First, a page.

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Speak Up Now for Complete Streets: Needs Assessment for Monterey County

Update:  For Marina-Salinas multimodal corridor info on the TAMC website, click here. Sign up for their email list so you won’t miss such things as the Feb 5-6, 2014 workshops held at CSUMB and the National Steinbeck Center.

Children - Mom Says Okay to Go - 019



Bicycling Monterey has talked about Complete Streets in the past, and now it’s your turn to talk about Complete Streets: Let TAMC know what is needed in Monterey County.

Why Complete Streets

Complete Streets are roadways designed to meet the needs of all users regardless of age, ability or mode.  The major benefits of complete streets projects are enhanced safety, better transportation options for non-drivers, and improved air and water quality [as City of Monterey points out]. Complete streets are also associated with higher real estate values, economic sustainability and enabling physically active lifestyles.

Complete Streets Needs Assessment

The Transportation Agency for Monterey County (TAMC) is in the process of conducting a Complete Streets Needs Assessment for Monterey County to identify potential complete streets projects and inform the development of the 2014 Regional Transportation Plan and Sustainable Communities Strategy. [Need ticklers to remind you about challenging areas? See photo notes below.]  The assessment will focus on corridors within each priority area identified by the Association of Monterey Bay Area Governments/ AMBAG:

Carmel-By-The-Sea Fort Ord Reuse Area Marina Salinas
Castroville Gonzales Monterey Sand City
Chualar Greenfield Pacific Grove Seaside
Del Rey Oaks King City Pajaro Soledad
 Needs Assessment Timeline

Get Involved!

TAMC has limited time to collect data and as such, our efforts will be focused on one, two or three corridors per priority area.  In order to ensure we have captured corridors that are significant in terms of existing and future transit [think MST “bike-and-ride“], bicycle and pedestrian safety and access, please provide the following feedback:

  • Greatest barriers to bicycling and walking in your community and gaps in sidewalks and bicycle infrastructure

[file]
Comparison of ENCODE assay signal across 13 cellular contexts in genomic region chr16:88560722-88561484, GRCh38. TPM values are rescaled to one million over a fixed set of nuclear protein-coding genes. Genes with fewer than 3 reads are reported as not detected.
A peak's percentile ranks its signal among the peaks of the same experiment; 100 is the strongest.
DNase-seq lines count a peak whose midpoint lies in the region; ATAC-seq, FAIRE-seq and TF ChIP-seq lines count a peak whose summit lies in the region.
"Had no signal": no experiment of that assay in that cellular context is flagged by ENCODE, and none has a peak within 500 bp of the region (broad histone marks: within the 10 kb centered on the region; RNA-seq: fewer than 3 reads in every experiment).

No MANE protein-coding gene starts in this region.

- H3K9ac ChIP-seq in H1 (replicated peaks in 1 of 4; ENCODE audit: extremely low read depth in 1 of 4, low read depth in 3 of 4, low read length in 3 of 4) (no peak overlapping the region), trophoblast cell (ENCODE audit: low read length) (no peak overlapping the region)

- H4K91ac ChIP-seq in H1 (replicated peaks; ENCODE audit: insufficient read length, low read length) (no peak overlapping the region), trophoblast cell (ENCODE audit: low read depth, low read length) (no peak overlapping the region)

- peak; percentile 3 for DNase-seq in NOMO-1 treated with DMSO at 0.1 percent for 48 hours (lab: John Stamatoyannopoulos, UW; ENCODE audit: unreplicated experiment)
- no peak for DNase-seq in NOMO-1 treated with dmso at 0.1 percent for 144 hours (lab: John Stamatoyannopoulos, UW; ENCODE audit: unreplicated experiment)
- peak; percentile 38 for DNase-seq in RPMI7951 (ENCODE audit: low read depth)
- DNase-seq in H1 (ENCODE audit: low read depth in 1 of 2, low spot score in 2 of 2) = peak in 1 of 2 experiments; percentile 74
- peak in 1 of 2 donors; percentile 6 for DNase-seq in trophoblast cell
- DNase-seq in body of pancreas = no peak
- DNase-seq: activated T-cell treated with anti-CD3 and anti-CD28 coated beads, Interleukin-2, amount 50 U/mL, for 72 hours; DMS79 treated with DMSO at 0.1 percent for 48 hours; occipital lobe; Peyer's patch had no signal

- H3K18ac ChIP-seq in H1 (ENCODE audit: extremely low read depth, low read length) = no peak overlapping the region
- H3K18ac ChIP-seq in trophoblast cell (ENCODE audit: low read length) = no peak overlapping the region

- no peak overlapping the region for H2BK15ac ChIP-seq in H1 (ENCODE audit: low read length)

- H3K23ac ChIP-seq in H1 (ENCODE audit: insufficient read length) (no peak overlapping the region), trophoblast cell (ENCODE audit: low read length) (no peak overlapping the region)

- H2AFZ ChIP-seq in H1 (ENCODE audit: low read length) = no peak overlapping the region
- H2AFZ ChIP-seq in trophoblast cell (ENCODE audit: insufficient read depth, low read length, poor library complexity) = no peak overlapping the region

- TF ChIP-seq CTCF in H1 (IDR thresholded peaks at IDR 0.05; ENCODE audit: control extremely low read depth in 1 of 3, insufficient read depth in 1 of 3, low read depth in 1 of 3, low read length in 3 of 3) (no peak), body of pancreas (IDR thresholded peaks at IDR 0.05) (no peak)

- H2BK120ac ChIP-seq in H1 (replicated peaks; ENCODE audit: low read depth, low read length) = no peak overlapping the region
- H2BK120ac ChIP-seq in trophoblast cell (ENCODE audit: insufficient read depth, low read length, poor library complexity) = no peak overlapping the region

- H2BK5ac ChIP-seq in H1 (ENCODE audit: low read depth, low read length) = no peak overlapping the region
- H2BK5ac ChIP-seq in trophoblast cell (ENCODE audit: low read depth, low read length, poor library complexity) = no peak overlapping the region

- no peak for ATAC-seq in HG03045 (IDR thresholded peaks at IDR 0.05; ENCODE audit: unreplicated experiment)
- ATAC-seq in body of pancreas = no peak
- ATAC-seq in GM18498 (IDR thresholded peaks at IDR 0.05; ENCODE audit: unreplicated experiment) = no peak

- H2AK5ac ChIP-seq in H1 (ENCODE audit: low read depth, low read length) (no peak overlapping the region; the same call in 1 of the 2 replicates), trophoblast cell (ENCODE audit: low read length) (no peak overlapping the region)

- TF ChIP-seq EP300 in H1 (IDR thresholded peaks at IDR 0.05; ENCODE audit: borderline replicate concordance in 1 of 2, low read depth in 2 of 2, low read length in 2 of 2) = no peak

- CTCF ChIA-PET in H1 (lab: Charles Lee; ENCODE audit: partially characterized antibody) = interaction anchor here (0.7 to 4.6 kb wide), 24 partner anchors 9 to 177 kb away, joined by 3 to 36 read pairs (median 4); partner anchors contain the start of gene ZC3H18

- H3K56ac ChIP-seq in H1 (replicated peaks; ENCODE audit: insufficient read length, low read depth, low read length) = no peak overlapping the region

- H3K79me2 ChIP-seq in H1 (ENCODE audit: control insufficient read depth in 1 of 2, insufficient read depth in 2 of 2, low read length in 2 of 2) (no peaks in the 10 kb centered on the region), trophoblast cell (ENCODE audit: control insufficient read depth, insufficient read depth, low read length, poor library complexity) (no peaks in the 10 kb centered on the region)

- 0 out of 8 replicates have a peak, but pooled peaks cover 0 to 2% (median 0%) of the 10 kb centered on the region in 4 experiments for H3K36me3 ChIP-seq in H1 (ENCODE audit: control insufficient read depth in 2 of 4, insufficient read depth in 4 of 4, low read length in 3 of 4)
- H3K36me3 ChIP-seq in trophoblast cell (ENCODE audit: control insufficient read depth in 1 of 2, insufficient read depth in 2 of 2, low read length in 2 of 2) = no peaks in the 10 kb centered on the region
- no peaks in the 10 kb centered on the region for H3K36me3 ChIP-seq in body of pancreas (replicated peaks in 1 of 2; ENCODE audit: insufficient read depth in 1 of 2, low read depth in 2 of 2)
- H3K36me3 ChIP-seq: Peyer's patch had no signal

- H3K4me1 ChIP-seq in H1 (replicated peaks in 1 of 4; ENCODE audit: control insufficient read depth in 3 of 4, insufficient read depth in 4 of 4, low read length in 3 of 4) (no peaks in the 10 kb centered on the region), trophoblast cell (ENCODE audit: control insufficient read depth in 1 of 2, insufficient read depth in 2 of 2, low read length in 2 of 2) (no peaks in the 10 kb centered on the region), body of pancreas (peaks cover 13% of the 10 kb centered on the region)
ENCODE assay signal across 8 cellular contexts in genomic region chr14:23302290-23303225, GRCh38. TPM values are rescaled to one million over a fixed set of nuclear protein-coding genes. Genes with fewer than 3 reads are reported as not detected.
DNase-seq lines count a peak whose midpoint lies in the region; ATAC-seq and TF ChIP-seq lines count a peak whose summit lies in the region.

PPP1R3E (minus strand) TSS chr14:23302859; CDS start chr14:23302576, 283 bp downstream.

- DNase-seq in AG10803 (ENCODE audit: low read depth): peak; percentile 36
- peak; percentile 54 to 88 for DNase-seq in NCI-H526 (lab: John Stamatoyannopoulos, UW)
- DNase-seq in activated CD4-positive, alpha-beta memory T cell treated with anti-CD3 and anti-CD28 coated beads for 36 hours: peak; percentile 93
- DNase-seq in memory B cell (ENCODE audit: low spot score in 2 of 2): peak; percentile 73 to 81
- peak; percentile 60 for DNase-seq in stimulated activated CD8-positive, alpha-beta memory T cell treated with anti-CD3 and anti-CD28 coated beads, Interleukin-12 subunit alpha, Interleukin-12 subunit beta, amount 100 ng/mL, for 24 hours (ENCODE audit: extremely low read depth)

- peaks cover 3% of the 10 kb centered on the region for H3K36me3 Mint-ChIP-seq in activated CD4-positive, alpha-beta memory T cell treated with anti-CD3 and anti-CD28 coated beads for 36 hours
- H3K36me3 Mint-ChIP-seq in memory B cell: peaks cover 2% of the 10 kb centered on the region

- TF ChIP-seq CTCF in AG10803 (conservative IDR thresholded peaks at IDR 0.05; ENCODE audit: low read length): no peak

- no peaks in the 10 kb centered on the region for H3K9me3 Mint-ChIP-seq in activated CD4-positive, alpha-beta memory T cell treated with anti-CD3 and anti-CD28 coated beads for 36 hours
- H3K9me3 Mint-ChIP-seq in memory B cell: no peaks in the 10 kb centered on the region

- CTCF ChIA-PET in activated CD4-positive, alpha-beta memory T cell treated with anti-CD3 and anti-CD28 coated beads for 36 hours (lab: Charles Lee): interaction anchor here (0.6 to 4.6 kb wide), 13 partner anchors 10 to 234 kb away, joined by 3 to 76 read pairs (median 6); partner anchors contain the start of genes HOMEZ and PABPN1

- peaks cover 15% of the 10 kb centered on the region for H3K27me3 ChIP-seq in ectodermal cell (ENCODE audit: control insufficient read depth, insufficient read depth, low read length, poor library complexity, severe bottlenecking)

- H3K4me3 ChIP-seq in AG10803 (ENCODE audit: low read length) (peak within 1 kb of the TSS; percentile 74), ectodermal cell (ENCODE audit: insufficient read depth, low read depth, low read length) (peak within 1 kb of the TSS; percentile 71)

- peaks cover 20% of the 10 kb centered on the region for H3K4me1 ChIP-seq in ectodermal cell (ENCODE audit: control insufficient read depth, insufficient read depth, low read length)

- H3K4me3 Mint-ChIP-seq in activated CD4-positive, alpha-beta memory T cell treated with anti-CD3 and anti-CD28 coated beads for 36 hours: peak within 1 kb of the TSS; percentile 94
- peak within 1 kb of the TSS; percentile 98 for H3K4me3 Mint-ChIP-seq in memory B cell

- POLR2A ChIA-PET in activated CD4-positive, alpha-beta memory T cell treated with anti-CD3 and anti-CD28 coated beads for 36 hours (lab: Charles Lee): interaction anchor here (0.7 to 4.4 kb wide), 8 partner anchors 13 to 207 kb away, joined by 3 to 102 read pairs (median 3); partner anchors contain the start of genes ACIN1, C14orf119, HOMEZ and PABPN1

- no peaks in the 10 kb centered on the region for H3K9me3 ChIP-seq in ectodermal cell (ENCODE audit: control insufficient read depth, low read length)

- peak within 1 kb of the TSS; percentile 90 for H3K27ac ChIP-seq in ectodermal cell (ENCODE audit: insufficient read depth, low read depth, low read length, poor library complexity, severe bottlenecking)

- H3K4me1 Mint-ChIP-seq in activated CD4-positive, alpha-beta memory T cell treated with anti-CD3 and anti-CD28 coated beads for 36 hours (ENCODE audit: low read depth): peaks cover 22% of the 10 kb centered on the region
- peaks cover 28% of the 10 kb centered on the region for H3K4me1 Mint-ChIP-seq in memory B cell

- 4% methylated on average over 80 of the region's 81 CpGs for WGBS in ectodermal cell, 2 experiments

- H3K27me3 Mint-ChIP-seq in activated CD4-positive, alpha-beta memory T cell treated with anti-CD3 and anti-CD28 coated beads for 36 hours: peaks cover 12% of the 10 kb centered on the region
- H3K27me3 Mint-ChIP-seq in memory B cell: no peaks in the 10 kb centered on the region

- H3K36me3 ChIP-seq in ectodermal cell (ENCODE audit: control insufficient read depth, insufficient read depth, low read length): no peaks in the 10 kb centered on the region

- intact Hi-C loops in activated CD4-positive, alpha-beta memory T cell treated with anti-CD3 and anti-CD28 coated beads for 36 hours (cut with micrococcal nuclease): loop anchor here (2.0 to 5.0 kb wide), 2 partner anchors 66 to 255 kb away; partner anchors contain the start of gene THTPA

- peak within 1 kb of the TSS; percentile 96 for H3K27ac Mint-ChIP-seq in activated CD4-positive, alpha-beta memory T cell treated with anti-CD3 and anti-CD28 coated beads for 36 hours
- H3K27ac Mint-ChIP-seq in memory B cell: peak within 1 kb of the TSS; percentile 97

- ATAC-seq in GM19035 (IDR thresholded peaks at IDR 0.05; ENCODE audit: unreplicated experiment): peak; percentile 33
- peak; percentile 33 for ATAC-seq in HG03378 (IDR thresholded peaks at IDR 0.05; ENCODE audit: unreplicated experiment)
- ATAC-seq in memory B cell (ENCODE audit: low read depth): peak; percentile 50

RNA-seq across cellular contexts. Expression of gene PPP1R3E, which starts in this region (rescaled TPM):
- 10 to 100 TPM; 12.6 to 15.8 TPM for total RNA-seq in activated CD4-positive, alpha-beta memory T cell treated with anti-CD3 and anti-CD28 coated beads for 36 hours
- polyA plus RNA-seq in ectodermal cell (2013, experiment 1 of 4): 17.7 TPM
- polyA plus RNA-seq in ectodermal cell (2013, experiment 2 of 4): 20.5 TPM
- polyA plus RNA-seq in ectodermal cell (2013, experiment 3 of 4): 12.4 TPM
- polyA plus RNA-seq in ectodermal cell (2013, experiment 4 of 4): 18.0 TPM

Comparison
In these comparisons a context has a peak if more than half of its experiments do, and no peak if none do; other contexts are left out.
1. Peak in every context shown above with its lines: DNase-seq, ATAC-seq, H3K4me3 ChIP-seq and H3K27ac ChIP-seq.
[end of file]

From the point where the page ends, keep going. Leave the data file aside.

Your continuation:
• Examples/pictures of existing complete streets in your community and what features you like about the street
  • Ideas for complete streets projects

For more info, see “Bike Salinas: Tell TAMC where street improvements are needed.”

Next Steps

In March/April, TAMC will work with jurisdictions to begin drafting complete streets policies that can be adopted into city general plans to bring them into compliance with California Complete Streets Legislation (AB 1358).

In April/May, TAMC will seek input on the development of complete streets guidelines which will be a useful tool for evaluating and implementing complete streets projects in Monterey County.

Contact Us

Ariana Green, Transportation Planner

Transportation Agency For Monterey County


Thanks to Ariana Green for providing the guest post above.

About the photos in this post

CARMEL – Above: Children are learning their street skills under Mom’s close supervision. While many people enjoy Biking Carmel, there’s much room for infrastructure improvement in Carmel-by-the-Sea and surrounding areas, as Velo Club Monterey member Alex Cappelli and others have pointed out.

CASTROVILLE – Below (1): Castroville is Monterey County’s second oldest city, and it is 88.4% Latino/Hispanic. Savvy touring cyclists know Castroville makes a great stop–including its places that give discounts to cyclists. And of course, Castroville bursts at the seams during its annual Artichoke Festival. But what else do residents know? Did you know that more kids skateboard to school in Castroville than bike or walk? That’s the buzz from people most in the know:  Castroville librarians! Learn more about biking in Castroville; click here.

SALINAS – Below (2): Biking Salinas is one of Monterey County’s best-kept tourism secrets. Beyond the National Steinbeck Center, Steinbeck House, and dozens of HER Helmet Thursdays spots, there’s much more:  Ninety-five miles of connected bikeways, which include many wide, flat streets. There are diverse neighborhoods to explore by bike, with lots of friendly people and locally owned businesses.  And many Salinas residents are eager for more complete streets–a ciclovia/open streets proposal is among the ideas being promoted. Participants at Salinas Bike Party, a courteous social bike run, are among the many people who know that in Salinas, it’s great to get on a bike and have fun! For more on Complete Streets input for our county seat, see “Bike Salinas: Tell TAMC where street improvements are needed.”

SEASIDE – Below (3): Seaside has the highest number of bike commuters in Monterey County. Yet many residents–especially parents traveling with children–don’t feel comfortable due to lack of bike lanes. It’s challenging for some residents to bike to school, or even walk there, when streets are geared more to motor vehicles rather than pedestrians and bicyclists. The Transportation Agency for Monterey County wants to help improve that!

Bike Castroville

Bike Salinas

 Bike Seaside

Share the road in Seaside - 9 Feb 2011 (16)

For related news at Bicycling Monterey





This post was published on 13 March 2013. One or more changes last made to this post on 24 April 2019.

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